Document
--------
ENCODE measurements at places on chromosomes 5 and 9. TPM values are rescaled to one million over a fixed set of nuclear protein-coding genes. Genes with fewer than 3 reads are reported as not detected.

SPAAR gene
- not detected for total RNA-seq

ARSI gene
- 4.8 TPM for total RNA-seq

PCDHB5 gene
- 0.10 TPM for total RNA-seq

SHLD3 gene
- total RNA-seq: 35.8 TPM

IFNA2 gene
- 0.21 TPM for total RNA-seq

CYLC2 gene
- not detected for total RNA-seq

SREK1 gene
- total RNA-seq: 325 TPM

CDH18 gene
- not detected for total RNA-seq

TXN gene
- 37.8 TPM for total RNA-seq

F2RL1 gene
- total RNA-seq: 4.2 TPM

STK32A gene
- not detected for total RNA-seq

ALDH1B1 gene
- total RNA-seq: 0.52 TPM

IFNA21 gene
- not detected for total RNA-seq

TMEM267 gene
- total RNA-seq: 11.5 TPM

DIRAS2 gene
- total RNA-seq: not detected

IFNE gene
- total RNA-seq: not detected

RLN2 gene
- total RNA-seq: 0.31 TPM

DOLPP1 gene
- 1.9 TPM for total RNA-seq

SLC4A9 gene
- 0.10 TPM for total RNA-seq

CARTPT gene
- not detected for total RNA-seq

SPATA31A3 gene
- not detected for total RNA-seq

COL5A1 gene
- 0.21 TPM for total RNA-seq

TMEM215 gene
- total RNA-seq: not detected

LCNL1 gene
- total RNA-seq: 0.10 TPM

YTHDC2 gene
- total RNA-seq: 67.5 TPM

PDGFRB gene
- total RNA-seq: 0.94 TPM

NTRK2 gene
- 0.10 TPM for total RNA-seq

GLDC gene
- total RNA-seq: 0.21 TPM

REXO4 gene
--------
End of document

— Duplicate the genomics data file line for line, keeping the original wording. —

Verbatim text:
ENCODE measurements at places on chromosomes 5 and 9. TPM values are rescaled to one million over a fixed set of nuclear protein-coding genes. Genes with fewer than 3 reads are reported as not detected.

SPAAR gene
- not detected for total RNA-seq

ARSI gene
- 4.8 TPM for total RNA-seq

PCDHB5 gene
- 0.10 TPM for total RNA-seq

SHLD3 gene
- total RNA-seq: 35.8 TPM

IFNA2 gene
- 0.21 TPM for total RNA-seq

CYLC2 gene
- not detected for total RNA-seq

SREK1 gene
- total RNA-seq: 325 TPM

CDH18 gene
- not detected for total RNA-seq

TXN gene
- 37.8 TPM for total RNA-seq

F2RL1 gene
- total RNA-seq: 4.2 TPM

STK32A gene
- not detected for total RNA-seq

ALDH1B1 gene
- total RNA-seq: 0.52 TPM

IFNA21 gene
- not detected for total RNA-seq

TMEM267 gene
- total RNA-seq: 11.5 TPM

DIRAS2 gene
- total RNA-seq: not detected

IFNE gene
- total RNA-seq: not detected

RLN2 gene
- total RNA-seq: 0.31 TPM

DOLPP1 gene
- 1.9 TPM for total RNA-seq

SLC4A9 gene
- 0.10 TPM for total RNA-seq

CARTPT gene
- not detected for total RNA-seq

SPATA31A3 gene
- not detected for total RNA-seq

COL5A1 gene
- 0.21 TPM for total RNA-seq

TMEM215 gene
- total RNA-seq: not detected

LCNL1 gene
- total RNA-seq: 0.10 TPM

YTHDC2 gene
- total RNA-seq: 67.5 TPM

PDGFRB gene
- total RNA-seq: 0.94 TPM

NTRK2 gene
- 0.10 TPM for total RNA-seq

GLDC gene
- total RNA-seq: 0.21 TPM

REXO4 gene